Monday, December 29, 2008

Christmas with no snow

It's been a busy week!! A few days after moving into our house all our stuff came on the boat from tongatapu - appliances, kitchen stuff, etc. so it was really nice to unpack and settle in more. The bigger boats in Tonga are interesting, the one that carries most cargo and people between islands was from Austria/Germany and used to be a riverboat, it was never meant for ocean voyages! So it really rocks in the water, and they don't weigh and distribute the cargo right so it's leaning to one side while it was docked here. A volunteer from an outer island here, just north of us, came in for a few days to help us all sort through getting stuff off the boat and getting settled.

Then for Christmas we decided to go up to his island, Ha'ano, since he had keys and access to a fishing lodge/resort that's almost finished, still under construction a little. The guy who owns it went back to New Zealand for a few months and asked Grant, the volunteer, to look after it.

The first night, Christmas Eve, we stayed at Grant's place in his village. There were 5 of us altogether- us, Alicia, Sarah, and Grant. The three from our group on the farther outer islands couldn't make it in for Christmas. That night in Grant's village we went to a Christmas concert/pageant that was really cool to see. They started with a torch light parade, and gathered on the church's lawn with candle lanterns and balloons strung around for the concert. There were some familiar Christmas songs, all in Tongan, and they did the Christmas story with costumes. My favorite were the angels, the little girls had wings made like huge folded fans out of thick paper.

On Christmas we slept in, then went to a feast in the next part of the village a little walk from Grant's place. It was nice to have a big meal with a lot of people on Christmas, and they were all so happy we came. The floor was laid out with mats, and the food down a long row on the mats on the floor and we all sat around it on the floor like all big feasts here. They had 4 roasted pigs, sweet and sour chicken, fish (cooked whole), mutton, watermelon, banana, hard boiled eggs, sausages, packages of cookies and chips, cans of pop with straws, and lots more. They always have more food than can be eaten. And while we ate different people stood up and gave speeches thanking people, some mentioned Grant or the peace corps. The feast and christmas concert made it feel a little like Christmas, but mostly it just felt like vacation. There was no snow, family, or presents (but we did get some in the mail thanks parents, and the church in Ha'ano gave us bags of candy along with the little kids they gave it to! And in Pangai our neighbor gave us a huge watermelon.)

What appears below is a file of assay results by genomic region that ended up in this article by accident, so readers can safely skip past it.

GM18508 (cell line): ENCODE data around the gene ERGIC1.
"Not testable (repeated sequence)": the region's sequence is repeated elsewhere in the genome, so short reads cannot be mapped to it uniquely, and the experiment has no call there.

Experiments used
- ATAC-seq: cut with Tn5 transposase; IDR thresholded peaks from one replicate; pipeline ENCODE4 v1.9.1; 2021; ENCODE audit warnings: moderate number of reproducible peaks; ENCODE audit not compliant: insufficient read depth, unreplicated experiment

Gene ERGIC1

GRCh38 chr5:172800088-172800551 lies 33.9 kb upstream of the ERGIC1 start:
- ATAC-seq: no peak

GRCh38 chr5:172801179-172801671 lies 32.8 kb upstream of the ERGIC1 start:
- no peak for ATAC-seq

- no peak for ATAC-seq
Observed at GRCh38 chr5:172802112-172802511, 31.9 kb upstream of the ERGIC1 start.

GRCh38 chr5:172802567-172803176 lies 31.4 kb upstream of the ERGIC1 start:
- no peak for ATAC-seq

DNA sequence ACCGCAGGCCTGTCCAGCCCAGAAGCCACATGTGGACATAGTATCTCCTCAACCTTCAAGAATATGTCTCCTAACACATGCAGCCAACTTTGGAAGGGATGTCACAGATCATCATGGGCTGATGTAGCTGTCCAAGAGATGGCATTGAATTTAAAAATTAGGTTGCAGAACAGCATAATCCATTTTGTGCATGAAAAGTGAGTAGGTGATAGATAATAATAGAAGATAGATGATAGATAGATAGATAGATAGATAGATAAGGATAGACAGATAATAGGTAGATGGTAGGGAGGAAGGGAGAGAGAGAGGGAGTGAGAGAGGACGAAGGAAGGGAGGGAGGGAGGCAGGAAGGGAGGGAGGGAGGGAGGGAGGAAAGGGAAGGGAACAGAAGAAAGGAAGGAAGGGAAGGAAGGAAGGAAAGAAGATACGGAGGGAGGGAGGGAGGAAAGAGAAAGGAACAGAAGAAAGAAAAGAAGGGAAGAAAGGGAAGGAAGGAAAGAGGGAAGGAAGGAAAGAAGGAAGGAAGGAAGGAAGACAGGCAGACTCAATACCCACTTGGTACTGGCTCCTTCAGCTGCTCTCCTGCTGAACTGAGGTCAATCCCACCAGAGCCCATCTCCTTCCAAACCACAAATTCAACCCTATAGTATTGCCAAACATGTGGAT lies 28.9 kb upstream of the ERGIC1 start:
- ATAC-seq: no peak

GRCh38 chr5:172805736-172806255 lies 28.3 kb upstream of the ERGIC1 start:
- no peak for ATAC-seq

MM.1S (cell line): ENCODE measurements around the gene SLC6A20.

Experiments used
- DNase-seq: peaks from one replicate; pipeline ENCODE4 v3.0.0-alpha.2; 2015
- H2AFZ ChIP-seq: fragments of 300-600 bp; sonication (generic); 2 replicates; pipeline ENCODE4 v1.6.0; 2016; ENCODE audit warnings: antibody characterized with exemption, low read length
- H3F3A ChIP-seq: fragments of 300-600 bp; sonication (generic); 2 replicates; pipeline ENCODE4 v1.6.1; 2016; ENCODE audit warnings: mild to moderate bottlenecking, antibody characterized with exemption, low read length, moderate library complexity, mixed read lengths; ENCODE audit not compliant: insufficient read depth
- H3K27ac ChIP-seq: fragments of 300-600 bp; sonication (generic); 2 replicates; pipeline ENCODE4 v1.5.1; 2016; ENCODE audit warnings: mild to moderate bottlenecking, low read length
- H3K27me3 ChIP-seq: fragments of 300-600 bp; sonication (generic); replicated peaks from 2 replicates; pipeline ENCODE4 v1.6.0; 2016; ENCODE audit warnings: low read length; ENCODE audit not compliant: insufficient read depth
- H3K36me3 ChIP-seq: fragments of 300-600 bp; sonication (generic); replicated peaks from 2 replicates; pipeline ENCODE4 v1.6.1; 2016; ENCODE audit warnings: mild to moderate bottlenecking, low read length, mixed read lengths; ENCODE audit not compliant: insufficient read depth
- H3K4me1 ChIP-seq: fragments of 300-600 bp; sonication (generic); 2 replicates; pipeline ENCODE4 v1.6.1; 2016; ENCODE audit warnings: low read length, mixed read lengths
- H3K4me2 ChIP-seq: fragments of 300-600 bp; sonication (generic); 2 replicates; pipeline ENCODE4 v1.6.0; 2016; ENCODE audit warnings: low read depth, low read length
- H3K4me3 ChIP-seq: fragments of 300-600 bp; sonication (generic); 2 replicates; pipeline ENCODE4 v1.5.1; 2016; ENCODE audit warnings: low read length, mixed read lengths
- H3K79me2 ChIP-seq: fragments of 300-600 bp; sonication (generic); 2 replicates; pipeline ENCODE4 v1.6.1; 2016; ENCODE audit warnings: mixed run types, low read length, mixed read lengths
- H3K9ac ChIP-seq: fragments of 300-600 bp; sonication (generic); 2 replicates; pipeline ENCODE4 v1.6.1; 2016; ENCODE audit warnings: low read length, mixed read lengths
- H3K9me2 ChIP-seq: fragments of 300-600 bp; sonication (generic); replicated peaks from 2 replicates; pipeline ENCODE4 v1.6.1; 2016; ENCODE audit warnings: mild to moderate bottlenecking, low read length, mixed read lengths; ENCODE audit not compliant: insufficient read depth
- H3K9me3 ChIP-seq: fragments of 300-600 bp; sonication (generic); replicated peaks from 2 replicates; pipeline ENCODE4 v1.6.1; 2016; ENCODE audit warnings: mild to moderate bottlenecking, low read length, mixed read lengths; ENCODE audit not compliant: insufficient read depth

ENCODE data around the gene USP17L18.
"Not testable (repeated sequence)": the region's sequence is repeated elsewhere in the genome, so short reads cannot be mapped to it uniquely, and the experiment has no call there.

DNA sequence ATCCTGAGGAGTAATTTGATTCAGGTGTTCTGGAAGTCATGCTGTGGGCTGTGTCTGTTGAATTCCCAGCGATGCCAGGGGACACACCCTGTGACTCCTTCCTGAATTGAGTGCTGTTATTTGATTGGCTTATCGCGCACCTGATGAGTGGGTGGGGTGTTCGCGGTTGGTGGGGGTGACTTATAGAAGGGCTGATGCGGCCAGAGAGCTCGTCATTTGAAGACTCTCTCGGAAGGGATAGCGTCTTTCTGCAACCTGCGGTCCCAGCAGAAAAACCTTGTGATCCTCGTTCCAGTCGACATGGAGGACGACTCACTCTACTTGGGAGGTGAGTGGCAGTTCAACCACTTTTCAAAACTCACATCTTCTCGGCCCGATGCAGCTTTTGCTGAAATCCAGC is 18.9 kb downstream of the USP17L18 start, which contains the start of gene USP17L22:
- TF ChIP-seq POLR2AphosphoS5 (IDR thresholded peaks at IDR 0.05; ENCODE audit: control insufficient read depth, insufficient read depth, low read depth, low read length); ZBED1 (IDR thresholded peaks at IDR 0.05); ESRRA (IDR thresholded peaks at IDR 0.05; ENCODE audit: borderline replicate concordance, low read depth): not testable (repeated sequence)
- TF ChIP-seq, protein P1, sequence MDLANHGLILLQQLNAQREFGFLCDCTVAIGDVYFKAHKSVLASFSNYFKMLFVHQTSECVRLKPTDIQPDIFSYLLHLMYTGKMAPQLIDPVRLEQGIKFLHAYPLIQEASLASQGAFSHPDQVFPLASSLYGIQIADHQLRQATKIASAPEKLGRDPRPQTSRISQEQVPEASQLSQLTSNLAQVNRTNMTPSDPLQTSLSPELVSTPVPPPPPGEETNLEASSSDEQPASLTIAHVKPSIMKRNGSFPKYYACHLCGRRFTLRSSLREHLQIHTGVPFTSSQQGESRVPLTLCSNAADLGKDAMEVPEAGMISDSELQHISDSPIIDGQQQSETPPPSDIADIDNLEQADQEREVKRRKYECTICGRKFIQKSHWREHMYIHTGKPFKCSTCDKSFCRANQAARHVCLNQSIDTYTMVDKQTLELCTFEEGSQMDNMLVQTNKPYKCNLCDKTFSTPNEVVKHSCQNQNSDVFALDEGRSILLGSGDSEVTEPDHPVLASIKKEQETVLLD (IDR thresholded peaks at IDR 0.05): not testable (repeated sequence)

The next three nights we spent at the fishing lodge/resort, just outside of town on Ha'ano. It was gorgeous!!! And we had it all to ourselves, complete with a beach with great snorkeling! There was no electricity, and just sima vie water (rain water from tank), but it had toilets, kerosene lanterns, and a solar shower so it worked well. It was just so relaxing to spend time doing nothing but laying around on the beach or big porch overlooking the beach, snorkeling, and the only thing to think about was what to cook for dinner. And we ate very well there! We had pasta with a tomato, onion and garlic sauce, another night we had chicken and rice, and we had chicken, fish, pinneapple, onion and tomato kebabs roasted over a fire with the fish fresh caught by Grant spearfishing. In the mornings we had fresh fruit salad and coffee. The last night we had rice with a coconut/papaya curry. The two girls with us are vegetarian so we think of different kinds of meals to make, or make a couple things so we have more meat and they'll eat veggies and fish.

It got incredibly hot during Christmas, the hottest so far in Ha'apai, so we spent a lot of time in the water. The snorkeling was great, it's virtually untouched so the coral extends to right where you walk in from shore, unbroken! And there were some big walls with drop-offs, with lots of different coral and fish, little bright blue fish, parrot and rainbow fish, morray eel, angel fish, etc.